The combined dramatic price drops from major public Cloud providers a few weeks ago has led to a pandemonium of punditry. One deep thinker after another has plumbed the pedestrian proportions of this phenomenon, looking for meaning. Now it?s time for me to jump into this pool of profundity.
Our pivot point: Bezos?s Law, first pontificated by Greg O?Connor of AppZero. In a paean to Moore?s Law, O?Connor defined Bezos?s Law as ?a unit of computing power price is reduced by 50 percent approximately every three years.? Hallelujah! No matter how large your data center or how complex your IT environment, moving it to the Cloud will eventually result in paying pennies for infrastructure where you?re now paying dollars. Furthermore, not moving to the Cloud is a fool?s choice, in spite of the fact that hardware prices are also dropping like a stone. The conclusion: everybody will eventually move to the Cloud, simply by virtue of Bezos?s Law and the dramatic cost savings over time it promises.
Sorry to pierce this presumptuous perspective, but not so fast. Bezos?s Law ? just like its patriarchal predecessor, Moore?s Law ? doesn?t operate in a vacuum. In fact, there?s an opposing principle (or more like a rule of thumb) that continually acts to counteract these laws: Parkinson?s Law ? or more precisely, various corollaries to Parkinson?s Law.
Parkinson?s Law states that ?work expands so as to fill the time available for its completion.? We can extend this law, and hence derive a plethora of corollaries from it, to something like ?whenever people have an excess amount of a resource, they?d rather use it up than bank such excess and consider it savings.?
We?ve long experienced the corresponding corollary to Parkinson?s Law that counteracts Moore?s Law: ?people will create software that maximizes its use of available processing power.? Here?s an example. My first computer, a Macintosh SE back in the 1980s, had an 8 MHz, 8 bit processor. It took, oh, about 45 seconds to boot. Today I?m writing this post on a Dell Latitude 3540 running Windows 7.1. This behemoth features a 1.7 GHz, 64 bit processor ? 213 times faster than my venerable old Mac. How long does my laptop take to boot? Hmm, about 45 seconds. Maybe a bit more ?after all, it is running Windows.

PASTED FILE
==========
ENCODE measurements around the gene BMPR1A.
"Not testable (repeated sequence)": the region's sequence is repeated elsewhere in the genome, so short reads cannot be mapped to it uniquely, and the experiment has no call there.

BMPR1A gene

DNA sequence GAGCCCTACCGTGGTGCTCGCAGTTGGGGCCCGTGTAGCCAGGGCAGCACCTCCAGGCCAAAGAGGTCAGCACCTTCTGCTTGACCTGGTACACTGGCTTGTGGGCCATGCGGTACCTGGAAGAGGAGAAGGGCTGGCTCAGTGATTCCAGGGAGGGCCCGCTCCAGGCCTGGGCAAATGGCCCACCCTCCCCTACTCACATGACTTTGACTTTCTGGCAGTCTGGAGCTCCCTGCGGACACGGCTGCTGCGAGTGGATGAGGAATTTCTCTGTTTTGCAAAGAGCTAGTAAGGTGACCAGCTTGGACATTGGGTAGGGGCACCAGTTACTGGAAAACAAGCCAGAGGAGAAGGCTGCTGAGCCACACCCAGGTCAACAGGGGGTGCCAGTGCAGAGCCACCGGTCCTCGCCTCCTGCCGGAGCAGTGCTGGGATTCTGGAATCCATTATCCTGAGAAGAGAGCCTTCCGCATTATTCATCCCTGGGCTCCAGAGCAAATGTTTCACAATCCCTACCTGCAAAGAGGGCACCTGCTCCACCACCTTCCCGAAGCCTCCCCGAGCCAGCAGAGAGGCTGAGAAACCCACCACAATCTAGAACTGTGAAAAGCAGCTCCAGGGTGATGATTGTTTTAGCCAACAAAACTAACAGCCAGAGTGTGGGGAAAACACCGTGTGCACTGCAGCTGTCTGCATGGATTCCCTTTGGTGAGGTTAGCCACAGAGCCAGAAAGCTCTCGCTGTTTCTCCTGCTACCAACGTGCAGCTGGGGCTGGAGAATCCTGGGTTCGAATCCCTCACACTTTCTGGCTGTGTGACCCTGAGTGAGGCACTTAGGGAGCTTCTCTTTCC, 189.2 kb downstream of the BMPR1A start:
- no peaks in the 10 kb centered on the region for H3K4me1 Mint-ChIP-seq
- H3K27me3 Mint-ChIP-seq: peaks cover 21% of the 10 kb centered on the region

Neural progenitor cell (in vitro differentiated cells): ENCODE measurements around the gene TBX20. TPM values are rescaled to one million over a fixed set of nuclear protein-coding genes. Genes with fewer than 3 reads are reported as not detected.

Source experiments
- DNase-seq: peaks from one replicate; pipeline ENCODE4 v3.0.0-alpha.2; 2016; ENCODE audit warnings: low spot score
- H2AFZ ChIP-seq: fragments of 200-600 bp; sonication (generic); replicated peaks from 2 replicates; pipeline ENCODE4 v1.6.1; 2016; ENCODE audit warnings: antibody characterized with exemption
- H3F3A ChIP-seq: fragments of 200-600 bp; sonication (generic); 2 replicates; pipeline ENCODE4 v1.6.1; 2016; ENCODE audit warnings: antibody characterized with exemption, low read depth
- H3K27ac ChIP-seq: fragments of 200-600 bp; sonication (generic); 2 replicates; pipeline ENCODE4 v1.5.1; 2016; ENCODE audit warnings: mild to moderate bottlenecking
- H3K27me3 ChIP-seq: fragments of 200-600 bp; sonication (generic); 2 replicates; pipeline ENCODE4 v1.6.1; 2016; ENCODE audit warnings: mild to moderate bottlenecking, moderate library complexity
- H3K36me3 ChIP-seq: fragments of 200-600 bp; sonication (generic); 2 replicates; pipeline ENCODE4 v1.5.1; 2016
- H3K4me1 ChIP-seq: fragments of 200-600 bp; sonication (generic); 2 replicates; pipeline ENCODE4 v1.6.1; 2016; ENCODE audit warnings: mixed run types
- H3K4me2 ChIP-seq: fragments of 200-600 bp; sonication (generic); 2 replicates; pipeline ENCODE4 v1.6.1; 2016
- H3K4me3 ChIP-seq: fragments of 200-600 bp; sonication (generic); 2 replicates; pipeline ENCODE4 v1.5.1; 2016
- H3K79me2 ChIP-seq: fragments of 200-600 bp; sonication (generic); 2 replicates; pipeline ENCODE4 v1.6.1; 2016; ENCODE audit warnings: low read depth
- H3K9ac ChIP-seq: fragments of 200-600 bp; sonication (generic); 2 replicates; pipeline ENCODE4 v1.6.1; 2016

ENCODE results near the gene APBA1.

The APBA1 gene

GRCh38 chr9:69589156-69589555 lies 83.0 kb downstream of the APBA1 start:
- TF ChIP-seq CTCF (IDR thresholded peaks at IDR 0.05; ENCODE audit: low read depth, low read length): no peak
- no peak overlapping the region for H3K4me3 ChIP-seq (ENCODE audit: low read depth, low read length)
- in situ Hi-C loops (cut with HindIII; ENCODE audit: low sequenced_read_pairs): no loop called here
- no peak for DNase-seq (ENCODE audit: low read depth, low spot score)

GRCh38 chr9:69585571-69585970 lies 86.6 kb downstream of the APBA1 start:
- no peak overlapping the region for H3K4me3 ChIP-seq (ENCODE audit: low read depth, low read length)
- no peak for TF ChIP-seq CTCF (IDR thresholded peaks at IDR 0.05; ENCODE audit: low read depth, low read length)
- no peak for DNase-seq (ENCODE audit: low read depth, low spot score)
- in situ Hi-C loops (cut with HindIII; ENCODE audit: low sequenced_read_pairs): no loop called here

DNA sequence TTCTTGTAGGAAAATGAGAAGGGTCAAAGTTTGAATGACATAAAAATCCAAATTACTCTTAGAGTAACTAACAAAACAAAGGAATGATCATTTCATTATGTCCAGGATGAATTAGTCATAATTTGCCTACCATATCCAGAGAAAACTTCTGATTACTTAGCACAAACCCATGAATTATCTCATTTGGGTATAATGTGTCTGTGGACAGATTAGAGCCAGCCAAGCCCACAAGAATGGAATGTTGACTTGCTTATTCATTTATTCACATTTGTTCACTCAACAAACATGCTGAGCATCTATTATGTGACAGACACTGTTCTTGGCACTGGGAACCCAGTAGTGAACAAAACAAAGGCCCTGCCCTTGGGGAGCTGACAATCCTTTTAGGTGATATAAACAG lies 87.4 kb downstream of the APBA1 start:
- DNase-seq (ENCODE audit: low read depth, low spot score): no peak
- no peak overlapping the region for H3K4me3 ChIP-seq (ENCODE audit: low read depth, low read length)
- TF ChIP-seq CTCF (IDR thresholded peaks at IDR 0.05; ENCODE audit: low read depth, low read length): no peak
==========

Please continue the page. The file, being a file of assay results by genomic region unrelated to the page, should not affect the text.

What happened here? Moore?s Law more or less predicted the 213 times performance increase, and yet the same task (more or less) takes the same amount of time as it did back in the days of big hair and legwarmers (more or less). The problem of course: Parkinson?s Law, the Moore?s Law corollary. Microsoft knows full well that people will put up with a 45-second boot time (after all, we?re used to it, which is part of the point), so they cram as much as they can into those 45 seconds.
Back to Bezos?s Law. True, the cost of IaaS is dropping like a stone, and will continue to drop. But any enterprise expecting to actually save money over time by moving to the Cloud is in for a rude awakening. Yes, the ugly head of Parkinson?s Law, Bezos?s Corollary rears once again: cheaper processing infrastructure means we?ll get to do more stuff. It doesn?t mean we?ll get to save money.
Keep in mind the Parkinson?s corollaries are just rules of thumb. Sure, you could forego increasing your capabilities in favor of cost savings, just as some systems boot much faster than my laptop because they don?t load nearly as much stuff during their boot, or they don?t boot from little spinning disks. But as a rule of thumb, Parkinson puts said digit on a core principle of human nature. Give us more resources, and we?d much rather find uses for them than save them.
It?s no wonder, then, that there?s also a Big Data corollary to Parkinson?s Law: the size of big data sets you?ll be dealing with will always use up your capacity for collecting, storing, and analyzing such data. The more you can crunch, the more you?ll have to crunch. But faced with the choice of crunching more Big Data or saving money, it is human nature ? and probably good business ? to go for the crunching.